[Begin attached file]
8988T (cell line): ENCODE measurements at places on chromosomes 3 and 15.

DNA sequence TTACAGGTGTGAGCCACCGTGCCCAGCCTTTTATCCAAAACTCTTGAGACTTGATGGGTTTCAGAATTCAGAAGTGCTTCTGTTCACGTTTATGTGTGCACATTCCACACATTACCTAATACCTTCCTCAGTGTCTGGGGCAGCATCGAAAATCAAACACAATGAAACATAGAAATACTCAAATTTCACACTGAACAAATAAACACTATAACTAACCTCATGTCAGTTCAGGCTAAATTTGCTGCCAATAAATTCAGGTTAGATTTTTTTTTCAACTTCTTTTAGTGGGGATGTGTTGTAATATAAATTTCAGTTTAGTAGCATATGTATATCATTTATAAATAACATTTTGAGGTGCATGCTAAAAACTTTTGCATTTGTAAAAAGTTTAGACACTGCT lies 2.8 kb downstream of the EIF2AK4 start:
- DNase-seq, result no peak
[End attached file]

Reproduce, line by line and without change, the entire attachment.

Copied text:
8988T (cell line): ENCODE measurements at places on chromosomes 3 and 15.

DNA sequence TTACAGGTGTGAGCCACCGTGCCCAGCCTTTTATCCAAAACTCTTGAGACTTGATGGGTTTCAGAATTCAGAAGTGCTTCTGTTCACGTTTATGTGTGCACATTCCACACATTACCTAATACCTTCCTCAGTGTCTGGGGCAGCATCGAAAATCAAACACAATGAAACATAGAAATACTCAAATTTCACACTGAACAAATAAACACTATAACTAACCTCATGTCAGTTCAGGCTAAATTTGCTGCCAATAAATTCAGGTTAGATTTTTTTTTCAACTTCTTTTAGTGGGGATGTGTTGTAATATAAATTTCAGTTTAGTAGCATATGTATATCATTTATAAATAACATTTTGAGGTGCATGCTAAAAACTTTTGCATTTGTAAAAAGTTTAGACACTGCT lies 2.8 kb downstream of the EIF2AK4 start:
- DNase-seq, result no peak